Hiring Strategy

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Developing a hiring ‘strategy’ may seem a little extreme, but it is actually a helpful tool when preparing to hire a new employee. When an opening comes available that you will need to fill, there are often several steps to take and follow in order to obtain the best workers. Many companies develop a standard hiring strategy for their open positions, but it is always a good idea to adapt your strategy to your company and its business needs.

Company Information

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You cannot hire an employee to join your team if you don’t know anything about your own company. You know that having an adequate staff can make the difference in how your company performs and can affect its growth. So when you are preparing to search for ways to fill an open position, take a minute to analyze how your company has changed, and is changing. Based on the company’s history, predict any changes or growth surges ahead of time, which can help you determine what kind of staffing needs you will have. Will you need more than one person for now? Maybe you only need someone short term? Knowing this information before beginning the candidate search can reduce the amount of stress and headaches you’ll have later.


  • Will the company grow more in the future?
  • Will I need to downsize this position/department in the future?
  • Do I need one person to handle this position? More than one?
  • How will this position work out in 6 months? A year?

Salary Range

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Money is a large driving force behind job descriptions and finding new employees. While many candidates may love the job they are coming into, the pay and salary will usually be a major deciding factor. As a hiring manager or recruiter, it is important to know the salary range the position offers and what kind of compensation the new employee will be worthy of. Many companies offer higher starting salaries for employees with more skills or with cross-training abilities, which can help draw in qualified candidates. Research the history of the position and the department it is in to view what kind of salary range has been issued for previous employees. Is this range suitable for the next employee? Will it need to be increased or decreased? Look into similar positions offered at different companies to see if they offer a similar range or if they differ, and why. The point is not to ‘beat their price’, but you want to ensure your company is fair and staying competitive with other businesses.

Top Performers

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Every company has top performers that often out-shine the rest of the team. These employees often show great initiative and strong work ethic, which would make them an asset to almost any company. Top performers are generally hard workers with great qualities, such as being on time, finishing work on time, and even helping other employees with their work. Observe your employees and designate which of them are considered your top performers. Then determine what makes your top performers so great and why it works for the company. What skills do they possess? What actions do they normally make? What qualities do they have as a top performer? When hiring for an open position, try to pull in candidates that can mimic and adopt these characteristics once they join the organization. Base your strategy on the goal of hiring new employees that can come into work and learn to adopt some of these better qualities and become one of your top performers.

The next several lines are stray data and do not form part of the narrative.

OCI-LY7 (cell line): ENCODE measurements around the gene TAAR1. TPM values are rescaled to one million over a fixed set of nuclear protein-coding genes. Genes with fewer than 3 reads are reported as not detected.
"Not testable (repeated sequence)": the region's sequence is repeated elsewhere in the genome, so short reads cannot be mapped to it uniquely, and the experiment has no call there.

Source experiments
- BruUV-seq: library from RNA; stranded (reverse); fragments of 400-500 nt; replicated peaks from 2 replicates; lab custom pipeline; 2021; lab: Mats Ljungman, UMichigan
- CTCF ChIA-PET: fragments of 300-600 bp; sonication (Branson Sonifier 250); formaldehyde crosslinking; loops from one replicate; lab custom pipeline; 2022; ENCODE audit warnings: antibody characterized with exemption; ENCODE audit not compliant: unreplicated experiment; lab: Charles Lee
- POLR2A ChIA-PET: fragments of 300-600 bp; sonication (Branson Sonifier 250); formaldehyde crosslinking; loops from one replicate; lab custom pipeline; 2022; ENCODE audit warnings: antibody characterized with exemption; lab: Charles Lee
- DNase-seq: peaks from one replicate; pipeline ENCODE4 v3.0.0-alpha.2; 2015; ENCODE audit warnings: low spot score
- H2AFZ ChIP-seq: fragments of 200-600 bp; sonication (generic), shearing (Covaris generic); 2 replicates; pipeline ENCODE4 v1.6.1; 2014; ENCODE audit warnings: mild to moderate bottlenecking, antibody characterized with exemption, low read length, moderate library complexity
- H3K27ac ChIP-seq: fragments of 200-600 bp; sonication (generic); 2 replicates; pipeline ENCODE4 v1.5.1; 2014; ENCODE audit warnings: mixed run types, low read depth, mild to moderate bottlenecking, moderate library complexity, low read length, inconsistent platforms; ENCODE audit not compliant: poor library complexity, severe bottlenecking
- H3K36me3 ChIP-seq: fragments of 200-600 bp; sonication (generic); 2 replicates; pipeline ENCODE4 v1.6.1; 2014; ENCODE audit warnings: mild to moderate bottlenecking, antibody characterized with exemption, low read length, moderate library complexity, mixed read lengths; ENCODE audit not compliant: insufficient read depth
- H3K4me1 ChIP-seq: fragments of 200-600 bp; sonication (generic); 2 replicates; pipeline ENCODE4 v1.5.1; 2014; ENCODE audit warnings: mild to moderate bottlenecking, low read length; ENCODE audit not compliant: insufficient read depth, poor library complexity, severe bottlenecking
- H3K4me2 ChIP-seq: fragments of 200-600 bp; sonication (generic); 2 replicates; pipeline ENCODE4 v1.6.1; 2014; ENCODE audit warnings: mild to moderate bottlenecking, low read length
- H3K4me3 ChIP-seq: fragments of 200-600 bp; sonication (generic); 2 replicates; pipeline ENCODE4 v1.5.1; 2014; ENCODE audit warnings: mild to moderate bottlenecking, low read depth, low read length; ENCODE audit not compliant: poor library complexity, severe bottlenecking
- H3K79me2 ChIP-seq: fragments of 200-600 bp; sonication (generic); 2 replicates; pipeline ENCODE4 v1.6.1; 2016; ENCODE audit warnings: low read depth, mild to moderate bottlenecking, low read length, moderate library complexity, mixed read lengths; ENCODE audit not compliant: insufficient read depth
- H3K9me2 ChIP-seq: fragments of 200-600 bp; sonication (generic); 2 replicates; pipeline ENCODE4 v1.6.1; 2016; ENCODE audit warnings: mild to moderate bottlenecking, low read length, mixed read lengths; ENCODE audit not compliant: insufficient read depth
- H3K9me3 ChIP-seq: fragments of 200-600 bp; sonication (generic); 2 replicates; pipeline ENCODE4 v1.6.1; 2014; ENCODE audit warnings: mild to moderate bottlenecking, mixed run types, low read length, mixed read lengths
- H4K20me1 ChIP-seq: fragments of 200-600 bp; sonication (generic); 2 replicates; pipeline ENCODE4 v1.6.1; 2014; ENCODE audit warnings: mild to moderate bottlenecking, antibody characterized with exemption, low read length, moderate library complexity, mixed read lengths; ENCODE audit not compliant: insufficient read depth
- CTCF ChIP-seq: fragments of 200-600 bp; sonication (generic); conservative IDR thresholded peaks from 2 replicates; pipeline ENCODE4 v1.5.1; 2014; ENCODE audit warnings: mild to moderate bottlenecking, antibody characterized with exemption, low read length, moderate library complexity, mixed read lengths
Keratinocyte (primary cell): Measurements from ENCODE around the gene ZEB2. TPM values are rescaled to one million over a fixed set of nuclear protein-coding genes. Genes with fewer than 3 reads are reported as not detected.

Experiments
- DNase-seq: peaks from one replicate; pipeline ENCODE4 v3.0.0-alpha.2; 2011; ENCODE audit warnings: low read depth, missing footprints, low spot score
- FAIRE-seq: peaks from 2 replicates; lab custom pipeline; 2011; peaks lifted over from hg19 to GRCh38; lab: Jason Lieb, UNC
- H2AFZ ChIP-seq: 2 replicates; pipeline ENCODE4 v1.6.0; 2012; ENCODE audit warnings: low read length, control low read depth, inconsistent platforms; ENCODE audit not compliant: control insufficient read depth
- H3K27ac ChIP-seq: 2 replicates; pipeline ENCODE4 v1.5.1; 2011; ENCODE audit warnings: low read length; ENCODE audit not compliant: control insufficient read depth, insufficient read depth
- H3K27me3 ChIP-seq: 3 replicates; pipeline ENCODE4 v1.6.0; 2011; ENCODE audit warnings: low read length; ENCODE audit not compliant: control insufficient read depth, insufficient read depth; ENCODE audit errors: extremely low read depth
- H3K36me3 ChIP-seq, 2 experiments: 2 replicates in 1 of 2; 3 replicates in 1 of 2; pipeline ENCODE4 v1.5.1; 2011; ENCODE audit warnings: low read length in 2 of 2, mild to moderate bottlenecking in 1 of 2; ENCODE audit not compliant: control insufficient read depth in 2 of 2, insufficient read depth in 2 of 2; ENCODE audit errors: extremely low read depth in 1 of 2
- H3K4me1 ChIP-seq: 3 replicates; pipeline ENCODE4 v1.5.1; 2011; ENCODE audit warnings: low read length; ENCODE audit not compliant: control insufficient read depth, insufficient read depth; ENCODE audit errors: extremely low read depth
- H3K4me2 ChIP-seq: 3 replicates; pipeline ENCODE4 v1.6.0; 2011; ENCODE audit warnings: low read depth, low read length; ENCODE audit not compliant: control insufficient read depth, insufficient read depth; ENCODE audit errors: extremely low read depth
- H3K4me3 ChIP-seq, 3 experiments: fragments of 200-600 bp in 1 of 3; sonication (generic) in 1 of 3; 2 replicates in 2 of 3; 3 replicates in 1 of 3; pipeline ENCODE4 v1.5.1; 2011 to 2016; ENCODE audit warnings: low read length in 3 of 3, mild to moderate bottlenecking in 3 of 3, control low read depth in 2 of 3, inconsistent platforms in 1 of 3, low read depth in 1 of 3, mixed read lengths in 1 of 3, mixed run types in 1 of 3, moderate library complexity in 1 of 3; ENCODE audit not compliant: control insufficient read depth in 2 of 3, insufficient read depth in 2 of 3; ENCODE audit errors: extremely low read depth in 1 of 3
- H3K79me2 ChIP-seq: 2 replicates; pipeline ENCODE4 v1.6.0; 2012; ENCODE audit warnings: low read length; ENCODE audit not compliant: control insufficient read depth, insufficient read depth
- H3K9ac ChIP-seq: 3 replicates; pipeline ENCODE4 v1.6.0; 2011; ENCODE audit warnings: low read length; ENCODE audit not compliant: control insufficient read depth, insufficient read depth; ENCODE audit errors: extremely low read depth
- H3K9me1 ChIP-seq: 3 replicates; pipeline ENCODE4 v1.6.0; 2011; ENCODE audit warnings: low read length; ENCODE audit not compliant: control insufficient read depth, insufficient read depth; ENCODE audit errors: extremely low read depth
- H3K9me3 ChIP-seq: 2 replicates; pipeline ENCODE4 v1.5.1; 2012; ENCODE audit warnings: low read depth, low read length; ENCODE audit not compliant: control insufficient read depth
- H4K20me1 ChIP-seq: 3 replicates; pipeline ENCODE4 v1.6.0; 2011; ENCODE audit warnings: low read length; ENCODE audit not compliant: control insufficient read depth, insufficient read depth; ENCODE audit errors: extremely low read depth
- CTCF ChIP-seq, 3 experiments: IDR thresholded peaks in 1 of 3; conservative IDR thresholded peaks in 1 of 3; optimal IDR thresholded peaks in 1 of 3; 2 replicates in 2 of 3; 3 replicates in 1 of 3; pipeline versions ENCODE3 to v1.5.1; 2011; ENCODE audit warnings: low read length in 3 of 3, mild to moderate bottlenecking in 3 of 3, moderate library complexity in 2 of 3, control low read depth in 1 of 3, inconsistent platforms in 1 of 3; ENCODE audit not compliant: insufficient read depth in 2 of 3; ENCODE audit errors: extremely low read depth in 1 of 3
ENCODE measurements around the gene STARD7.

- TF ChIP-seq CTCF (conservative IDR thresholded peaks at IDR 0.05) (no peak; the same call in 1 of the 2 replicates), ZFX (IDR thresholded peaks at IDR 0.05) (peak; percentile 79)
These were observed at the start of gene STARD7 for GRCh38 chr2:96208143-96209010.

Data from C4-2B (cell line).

Be Prepared

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Productivity can be affected when a position is open, leaving more work for other employees to take on along with their regular duties. While we can’t always predict when a spot will open, we can prepare ourselves for when it does happen. If you try to fill the spot in a hurry, you may not find the best person for the job and will more than likely have to repeat the process if the employee doesn’t work out. While every company should develop a standard hiring strategy, an emergency hiring strategy is always recommended as well. An emergency hiring plan consists of steps and processes to follow when a position needs to be filled in a hurry, but can still assure that the right person is hired. Partner with other managers and gather information about their positions and what kind of person they would need to fill them. Work together to build a process that can help streamline the hiring process and find qualified candidates – even in a pinch.

Tips for developing emergency hiring strategy

  • Know the aspects of the job before looking for candidates
  • Team with managers to examine potential new hires 
  • Build strategies for using current employees temporarily (cross training, job sharing, etc.)
  • Consider partnering with staffing or recruitment agencies

Case Study

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Adam was having a hard time hiring a new employee to work at the front desk of his law firm. The few people he recently hired did not work out, and it left him refilling the spot over and over again. He decided it was time it build a better hiring strategy and hopefully find a better candidate the first time. First, he reviewed all of the aspects of the position and what role it played in the company. Adam reviewed the salary he previously offered and compared it to similar jobs in the company. He found out it was not as high as some of the other departments, which had longer and happier employees, and made a note to adjust it before his next batch of interviews. Finally, Adam made a list of emergency resources he could use if the position suddenly came open again, such as borrowing employees from other areas or looking into a staffing agency for temporary workers.